Research Papers

Fishnet Statistical Size Effect on Strength of Materials With Nacreous Microstructure

[+] Author and Article Information
Wen Luo

Theoretical and Applied Mechanics,
Northwestern University, CEE/A123,
Evanston, IL 60208
e-mail: wenluo2016@u.northwestern.edu

Zdeněk P. Bažant

McCormick Institute Professor,
W.P. Murphy
Professor of Civil and Mechanical
Engineering and Materials Science,
Northwestern University,
Evanston, IL 60208
e-mail: z-bazant@northwestern.edu

1Corresponding author.

Contributed by the Applied Mechanics Division of ASME for publication in the Journal of Applied Mechanics. Manuscript received March 26, 2019; final manuscript received April 26, 2019; published online May 23, 2019. Assoc. Editor: Yonggang Huang.

J. Appl. Mech 86(8), 081006 (May 23, 2019) (10 pages) Paper No: JAM-19-1137; doi: 10.1115/1.4043663 History: Received March 26, 2019; Accepted April 26, 2019

The statistical size effect has generally been explained by the weakest-link model, which is valid if the failure of one representative volume element (RVE) of material, corresponding to one link, suffices to cause failure of the whole structure under the controlled load. As shown by the recent formulation of fishnet statistics, this is not the case for some architectured materials, such as nacre, for which one or several microstructural links must fail before reaching the maximum load or the structure strength limit. Such behavior was shown to bring about major safety advantages. Here, we show that it also alters the size effect on the median nominal strength of geometrically scaled rectangular specimens of a diagonally pulled fishnet. To derive the size effect relation, the geometric scaling of a rectangular fishnet is split into separate transverse and longitudinal scalings, for each of which a simple scaling rule for the median strength is established. Proportional combination of both then yields the two-dimensional geometric scaling and its size effect. Furthermore, a method to infer the material failure probability (or strength) distribution from the median size effect obtained from experiments or Monte Carlo simulations is formulated. Compared to the direct estimation of the histogram, which would require more than ten million test repetitions, the size effect method requires only a few (typically about six) tests for each of three or four structure sizes to obtain a tight upper bound on the failure probability distribution. Finally, comparisons of the model predictions and actual histograms are presented.

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Grahic Jump Location
Fig. 1

Schematic showing four geometrically similar fishnets under uniaxial tension: (a) 8 × 16, (b) 16 × 32, (c) 32 × 64, and (d) 64 × 128 (partially shown). r and s denote the number of fishnet rows and columns, respectively.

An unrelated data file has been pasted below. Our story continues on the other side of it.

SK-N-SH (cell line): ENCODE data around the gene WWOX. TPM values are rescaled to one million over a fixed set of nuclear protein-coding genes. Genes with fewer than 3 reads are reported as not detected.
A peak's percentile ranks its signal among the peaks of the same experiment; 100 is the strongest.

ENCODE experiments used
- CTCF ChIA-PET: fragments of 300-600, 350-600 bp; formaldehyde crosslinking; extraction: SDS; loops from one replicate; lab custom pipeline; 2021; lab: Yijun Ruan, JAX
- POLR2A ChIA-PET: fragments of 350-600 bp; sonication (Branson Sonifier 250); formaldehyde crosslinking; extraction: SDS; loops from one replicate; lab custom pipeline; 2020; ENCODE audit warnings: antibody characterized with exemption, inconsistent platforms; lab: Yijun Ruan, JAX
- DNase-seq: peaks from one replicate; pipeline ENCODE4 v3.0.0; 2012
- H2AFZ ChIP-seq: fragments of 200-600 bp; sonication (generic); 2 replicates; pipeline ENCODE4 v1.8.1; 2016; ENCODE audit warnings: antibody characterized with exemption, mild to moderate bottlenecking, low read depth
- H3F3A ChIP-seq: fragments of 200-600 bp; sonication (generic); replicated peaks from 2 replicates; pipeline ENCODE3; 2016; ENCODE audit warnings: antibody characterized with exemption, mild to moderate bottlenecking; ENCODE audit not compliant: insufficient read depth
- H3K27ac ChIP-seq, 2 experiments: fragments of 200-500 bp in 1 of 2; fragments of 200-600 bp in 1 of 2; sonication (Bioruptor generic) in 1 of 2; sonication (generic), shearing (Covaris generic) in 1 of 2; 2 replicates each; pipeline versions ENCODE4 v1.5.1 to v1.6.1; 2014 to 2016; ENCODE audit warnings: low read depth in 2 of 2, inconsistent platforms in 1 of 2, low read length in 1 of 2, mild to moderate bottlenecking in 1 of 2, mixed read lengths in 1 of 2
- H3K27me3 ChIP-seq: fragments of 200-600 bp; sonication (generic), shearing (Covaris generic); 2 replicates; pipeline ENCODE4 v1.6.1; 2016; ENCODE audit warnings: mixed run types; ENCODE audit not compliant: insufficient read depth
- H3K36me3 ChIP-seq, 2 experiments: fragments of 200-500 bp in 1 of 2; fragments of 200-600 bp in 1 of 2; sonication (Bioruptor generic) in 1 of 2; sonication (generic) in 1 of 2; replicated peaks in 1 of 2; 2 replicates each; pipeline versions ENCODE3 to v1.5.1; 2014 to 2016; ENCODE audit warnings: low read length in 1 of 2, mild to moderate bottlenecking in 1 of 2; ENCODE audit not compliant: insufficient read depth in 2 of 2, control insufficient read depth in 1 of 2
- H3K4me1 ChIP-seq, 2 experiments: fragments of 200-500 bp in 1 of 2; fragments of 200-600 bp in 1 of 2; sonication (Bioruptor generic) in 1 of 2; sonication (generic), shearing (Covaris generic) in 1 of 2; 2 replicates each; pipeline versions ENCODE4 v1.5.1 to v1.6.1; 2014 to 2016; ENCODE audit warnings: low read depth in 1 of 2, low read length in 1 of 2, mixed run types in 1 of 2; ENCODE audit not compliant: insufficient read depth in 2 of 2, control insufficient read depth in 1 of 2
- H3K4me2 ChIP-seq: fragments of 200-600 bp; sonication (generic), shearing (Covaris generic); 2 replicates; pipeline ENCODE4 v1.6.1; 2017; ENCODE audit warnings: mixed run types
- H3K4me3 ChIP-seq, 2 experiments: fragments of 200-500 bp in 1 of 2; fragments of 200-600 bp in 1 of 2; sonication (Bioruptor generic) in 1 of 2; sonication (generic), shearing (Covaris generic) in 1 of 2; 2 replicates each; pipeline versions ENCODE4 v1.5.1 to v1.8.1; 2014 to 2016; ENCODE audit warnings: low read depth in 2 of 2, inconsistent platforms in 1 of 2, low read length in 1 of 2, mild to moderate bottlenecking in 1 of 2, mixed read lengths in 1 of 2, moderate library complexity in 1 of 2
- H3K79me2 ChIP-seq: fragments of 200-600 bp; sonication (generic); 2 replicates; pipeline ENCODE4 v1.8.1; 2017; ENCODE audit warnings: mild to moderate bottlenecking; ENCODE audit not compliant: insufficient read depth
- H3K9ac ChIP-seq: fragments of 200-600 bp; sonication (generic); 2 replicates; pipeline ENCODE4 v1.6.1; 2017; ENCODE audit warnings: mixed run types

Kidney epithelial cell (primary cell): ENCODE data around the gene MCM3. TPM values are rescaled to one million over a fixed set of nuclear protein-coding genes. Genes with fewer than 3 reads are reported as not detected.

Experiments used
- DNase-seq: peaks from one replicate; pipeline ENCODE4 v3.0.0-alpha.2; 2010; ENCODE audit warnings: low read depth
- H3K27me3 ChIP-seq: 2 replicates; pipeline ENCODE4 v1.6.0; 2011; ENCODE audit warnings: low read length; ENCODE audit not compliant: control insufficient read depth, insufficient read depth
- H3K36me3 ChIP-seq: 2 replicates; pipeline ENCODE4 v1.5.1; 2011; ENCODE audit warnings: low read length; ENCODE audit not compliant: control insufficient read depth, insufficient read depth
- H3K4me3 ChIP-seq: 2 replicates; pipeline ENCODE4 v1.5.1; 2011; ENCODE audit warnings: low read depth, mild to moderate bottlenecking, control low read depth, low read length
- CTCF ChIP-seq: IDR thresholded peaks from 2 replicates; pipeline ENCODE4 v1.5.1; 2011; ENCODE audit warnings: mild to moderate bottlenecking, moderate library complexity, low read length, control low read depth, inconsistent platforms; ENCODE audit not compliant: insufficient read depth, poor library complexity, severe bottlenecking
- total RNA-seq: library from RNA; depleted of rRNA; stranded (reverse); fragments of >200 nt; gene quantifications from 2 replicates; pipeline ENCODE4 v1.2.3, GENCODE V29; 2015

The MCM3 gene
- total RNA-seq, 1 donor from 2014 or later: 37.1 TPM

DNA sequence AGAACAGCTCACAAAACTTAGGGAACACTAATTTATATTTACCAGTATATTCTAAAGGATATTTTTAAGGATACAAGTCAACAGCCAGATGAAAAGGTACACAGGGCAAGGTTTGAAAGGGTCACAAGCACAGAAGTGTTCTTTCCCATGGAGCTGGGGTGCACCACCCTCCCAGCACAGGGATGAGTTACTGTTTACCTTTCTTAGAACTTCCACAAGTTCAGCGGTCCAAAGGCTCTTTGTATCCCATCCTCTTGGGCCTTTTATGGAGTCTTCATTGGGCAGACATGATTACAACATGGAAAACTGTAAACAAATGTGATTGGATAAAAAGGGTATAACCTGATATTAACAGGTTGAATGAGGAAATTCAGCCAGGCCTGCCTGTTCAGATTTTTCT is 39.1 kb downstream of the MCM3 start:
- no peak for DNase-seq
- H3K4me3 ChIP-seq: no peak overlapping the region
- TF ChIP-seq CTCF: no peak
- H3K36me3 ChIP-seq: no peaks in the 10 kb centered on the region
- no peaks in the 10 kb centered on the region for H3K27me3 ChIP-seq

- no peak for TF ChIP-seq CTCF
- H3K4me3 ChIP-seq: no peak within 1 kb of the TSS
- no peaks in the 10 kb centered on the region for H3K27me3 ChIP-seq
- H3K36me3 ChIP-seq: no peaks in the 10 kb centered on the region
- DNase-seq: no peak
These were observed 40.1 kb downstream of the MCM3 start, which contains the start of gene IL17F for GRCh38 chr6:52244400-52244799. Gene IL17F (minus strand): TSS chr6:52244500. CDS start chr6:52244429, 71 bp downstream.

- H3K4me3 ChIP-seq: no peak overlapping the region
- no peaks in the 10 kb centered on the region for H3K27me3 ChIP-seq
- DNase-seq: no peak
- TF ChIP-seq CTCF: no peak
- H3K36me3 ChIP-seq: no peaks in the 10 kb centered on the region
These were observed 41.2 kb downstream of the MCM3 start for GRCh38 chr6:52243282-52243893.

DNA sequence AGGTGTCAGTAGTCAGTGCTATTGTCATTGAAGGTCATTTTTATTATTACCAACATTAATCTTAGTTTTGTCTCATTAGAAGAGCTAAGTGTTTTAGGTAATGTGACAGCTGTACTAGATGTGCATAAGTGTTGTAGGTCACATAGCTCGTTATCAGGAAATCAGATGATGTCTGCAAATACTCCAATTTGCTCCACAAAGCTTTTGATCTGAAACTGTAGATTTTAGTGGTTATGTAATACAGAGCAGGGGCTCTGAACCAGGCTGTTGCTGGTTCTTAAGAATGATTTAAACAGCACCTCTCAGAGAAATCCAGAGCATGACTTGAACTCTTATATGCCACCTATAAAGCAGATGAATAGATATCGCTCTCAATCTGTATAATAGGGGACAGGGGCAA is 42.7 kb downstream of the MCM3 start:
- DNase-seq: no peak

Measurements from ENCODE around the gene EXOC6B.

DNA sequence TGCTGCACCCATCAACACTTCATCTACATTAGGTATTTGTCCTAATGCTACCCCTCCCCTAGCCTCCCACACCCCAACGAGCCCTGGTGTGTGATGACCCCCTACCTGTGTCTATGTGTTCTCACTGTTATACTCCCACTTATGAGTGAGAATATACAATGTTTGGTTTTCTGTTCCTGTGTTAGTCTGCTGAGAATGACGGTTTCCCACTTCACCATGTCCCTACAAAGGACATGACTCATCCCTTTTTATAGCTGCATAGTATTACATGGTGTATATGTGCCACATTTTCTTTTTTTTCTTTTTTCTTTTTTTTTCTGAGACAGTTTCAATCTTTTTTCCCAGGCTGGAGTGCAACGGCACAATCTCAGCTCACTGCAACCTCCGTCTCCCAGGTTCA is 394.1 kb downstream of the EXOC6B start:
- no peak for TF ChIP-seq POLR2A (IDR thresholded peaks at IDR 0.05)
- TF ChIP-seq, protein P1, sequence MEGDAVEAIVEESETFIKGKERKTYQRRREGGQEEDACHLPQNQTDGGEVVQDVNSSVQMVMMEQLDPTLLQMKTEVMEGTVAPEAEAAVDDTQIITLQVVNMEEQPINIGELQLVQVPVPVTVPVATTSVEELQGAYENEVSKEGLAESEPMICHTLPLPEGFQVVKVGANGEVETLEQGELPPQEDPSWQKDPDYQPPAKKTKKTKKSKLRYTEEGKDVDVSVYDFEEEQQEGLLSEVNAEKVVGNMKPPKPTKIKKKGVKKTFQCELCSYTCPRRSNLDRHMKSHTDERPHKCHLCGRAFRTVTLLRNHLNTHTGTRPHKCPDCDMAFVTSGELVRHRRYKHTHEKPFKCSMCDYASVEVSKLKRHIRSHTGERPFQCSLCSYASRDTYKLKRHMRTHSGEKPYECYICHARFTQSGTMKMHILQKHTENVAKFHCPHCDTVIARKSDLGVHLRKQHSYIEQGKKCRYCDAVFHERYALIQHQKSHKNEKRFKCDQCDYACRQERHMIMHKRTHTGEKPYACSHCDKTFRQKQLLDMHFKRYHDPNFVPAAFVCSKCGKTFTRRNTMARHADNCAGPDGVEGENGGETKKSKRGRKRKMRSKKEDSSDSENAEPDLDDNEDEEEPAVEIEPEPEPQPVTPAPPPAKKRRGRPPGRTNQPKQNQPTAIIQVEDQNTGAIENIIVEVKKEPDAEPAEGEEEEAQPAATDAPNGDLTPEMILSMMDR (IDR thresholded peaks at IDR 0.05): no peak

Grahic Jump Location
Fig. 2

Typical stress–displacement curves for fishnets of size r × s = 32 × 64 and their evolution of stress field and damage: (a) Kt = −0.1K0 and (b) Kt = −0.5K0 (more brittle). For each case, the number of discrete softening jumps to reach zero stress in each link J = 20.

Grahic Jump Location
Fig. 3

Strength histogram (in the Weibull scale) of various fishnets under longitudinal scaling. The widths r of all fishnets are fixed at 16 rows, while their lengths s vary geometrically from 8 to 64 columns. For each case, the sample size is 104, softening slope Kt = −0.1K0, and number of discrete softening jumps for each link J = 20.

Grahic Jump Location
Fig. 4

Strength histogram (in the Weibull scale) of various fishnets under transverse scaling. Lengths of all fishnets, s, are fixed at 16, while their widths, r, vary in geometric sequence from 8 to 64. For each case, the sample size is 104, the softening slope Kt = −0.1K0, and the number of discrete softening jumps to reach zero stress in each link J = 20.

Grahic Jump Location
Fig. 5

Comparison plot of analytical results of mean load–extension curves of bundles with different fiber brittleness. Fiber strengths are i.i.d. random variables and follow the same distribution G(σ) for all three cases.

Grahic Jump Location
Fig. 6

Strength histograms of fishnets (Kt = −0.5K0) of four typical sizes under uniaxial tension: (a) 8 × 16, (b) 16 × 32, (c) 32 × 64, and (d) 64 × 128. The counts have been normalized to probability density.

Grahic Jump Location
Fig. 7

Strength histograms of fishnets (Kt = −0.1K0) of four typical sizes under uniaxial tension: (a) 8 × 16, (b) 16 × 32, (c) 32 × 64, and (d) 64 × 128. The counts have been normalized to probability density.

Grahic Jump Location
Fig. 8

Optimum fit of the size effect relation (ln σ0.5 versus ln D) using the sample median strength obtained from Monte Carlo simulations. Two different brittleness levels given by Kt = −0.5K0 and −0.1K0 are considered here. The data points are the sample median strengths for the four typical sizes, and the curve is the optimum fit.

Grahic Jump Location
Fig. 9

Comparison of predicted (thick lines) upper bound strength distributions of the fishnet with the actual histograms (discrete markers). Optimum fit by the homogenized two-term fishnet model is shown by dashed curves.

Grahic Jump Location
Fig. 10

Two-dimensional geometrically similar scaling relations of (a) variance and (b) CoV for the weakest-link chain (brittle limit), fishnets, and the ductile fiber bundle (ductile limit). Weibull modulus for the strength distribution, P1(σ), of links is m = 10.



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